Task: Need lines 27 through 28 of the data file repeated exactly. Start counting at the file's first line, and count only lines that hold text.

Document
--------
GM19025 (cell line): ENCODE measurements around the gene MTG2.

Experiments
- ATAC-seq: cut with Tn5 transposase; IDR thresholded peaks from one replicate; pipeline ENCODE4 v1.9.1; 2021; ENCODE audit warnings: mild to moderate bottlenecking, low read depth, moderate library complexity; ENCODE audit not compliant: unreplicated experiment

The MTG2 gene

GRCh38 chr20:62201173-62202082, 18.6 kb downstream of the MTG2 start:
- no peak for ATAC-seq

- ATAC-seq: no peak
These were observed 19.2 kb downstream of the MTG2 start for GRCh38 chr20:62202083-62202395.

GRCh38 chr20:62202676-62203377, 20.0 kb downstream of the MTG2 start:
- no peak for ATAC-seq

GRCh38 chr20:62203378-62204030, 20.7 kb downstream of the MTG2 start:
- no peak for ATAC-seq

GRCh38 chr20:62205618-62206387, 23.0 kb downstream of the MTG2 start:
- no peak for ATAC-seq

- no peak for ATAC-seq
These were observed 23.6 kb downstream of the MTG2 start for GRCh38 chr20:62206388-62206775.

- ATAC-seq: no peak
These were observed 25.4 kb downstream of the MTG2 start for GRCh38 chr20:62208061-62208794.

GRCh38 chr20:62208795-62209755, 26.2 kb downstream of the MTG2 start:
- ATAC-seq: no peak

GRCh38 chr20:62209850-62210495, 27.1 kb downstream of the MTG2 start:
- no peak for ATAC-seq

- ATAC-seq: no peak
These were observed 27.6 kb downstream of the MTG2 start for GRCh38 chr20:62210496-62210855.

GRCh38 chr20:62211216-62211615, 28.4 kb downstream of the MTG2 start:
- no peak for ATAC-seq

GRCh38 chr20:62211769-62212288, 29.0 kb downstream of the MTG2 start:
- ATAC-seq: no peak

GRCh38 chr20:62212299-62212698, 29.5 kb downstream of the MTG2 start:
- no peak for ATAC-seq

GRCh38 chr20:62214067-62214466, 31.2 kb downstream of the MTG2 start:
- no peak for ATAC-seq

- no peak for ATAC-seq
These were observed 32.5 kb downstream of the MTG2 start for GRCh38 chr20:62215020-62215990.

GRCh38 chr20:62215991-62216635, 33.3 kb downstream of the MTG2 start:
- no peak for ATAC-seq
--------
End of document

GRCh38 chr20:62211769-62212288, 29.0 kb downstream of the MTG2 start:
- ATAC-seq: no peak